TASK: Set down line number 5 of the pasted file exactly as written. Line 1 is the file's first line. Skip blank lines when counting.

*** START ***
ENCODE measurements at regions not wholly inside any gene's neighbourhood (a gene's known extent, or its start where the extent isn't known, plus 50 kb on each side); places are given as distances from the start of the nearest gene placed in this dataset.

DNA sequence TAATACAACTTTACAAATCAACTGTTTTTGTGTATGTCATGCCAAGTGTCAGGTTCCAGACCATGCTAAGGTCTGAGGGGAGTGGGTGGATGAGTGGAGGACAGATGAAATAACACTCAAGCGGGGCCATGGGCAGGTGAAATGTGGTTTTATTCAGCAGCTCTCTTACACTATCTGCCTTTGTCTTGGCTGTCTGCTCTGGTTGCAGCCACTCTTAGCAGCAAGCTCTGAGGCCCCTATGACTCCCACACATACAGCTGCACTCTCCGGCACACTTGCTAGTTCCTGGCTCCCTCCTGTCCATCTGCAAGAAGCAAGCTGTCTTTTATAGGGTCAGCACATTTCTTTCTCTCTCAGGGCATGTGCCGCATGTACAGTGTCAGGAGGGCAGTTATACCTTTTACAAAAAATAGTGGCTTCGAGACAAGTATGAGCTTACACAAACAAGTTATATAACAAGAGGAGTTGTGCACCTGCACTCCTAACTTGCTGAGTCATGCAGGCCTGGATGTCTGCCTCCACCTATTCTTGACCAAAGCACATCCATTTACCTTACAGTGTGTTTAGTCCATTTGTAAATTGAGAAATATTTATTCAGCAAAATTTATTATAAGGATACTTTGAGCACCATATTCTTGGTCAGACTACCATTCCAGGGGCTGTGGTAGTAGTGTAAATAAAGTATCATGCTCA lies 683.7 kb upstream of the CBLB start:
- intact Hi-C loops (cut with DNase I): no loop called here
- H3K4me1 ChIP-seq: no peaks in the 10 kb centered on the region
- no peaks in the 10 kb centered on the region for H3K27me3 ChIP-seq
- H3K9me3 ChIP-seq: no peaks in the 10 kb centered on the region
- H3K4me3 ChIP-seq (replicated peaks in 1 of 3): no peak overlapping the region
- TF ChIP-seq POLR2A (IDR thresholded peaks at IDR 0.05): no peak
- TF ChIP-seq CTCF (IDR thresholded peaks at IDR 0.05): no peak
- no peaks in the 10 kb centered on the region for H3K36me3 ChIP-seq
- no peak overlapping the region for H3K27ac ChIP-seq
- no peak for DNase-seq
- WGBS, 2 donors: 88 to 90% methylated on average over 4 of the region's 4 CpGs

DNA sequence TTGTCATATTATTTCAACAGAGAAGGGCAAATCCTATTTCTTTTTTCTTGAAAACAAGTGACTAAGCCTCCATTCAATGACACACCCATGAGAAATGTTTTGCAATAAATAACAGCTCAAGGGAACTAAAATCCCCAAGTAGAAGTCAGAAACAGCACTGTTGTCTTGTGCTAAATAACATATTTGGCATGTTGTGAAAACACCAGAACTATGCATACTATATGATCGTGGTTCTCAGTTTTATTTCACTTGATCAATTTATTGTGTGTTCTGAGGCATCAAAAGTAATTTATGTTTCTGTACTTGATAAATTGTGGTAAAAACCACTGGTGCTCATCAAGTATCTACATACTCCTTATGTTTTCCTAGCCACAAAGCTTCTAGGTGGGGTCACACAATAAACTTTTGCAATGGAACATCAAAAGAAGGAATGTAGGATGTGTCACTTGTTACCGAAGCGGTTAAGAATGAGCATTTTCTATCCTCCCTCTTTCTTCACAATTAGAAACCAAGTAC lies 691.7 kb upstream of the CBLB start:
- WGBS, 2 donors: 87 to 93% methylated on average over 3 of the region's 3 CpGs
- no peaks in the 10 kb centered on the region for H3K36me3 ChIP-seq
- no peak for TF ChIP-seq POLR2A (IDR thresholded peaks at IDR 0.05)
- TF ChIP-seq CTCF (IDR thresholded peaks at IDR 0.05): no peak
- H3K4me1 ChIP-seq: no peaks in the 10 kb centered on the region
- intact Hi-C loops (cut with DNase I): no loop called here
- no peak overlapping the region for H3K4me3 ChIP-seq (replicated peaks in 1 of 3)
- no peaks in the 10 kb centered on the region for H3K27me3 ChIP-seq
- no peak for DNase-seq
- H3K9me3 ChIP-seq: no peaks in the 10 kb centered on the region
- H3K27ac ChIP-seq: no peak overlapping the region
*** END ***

- no peaks in the 10 kb centered on the region for H3K27me3 ChIP-seq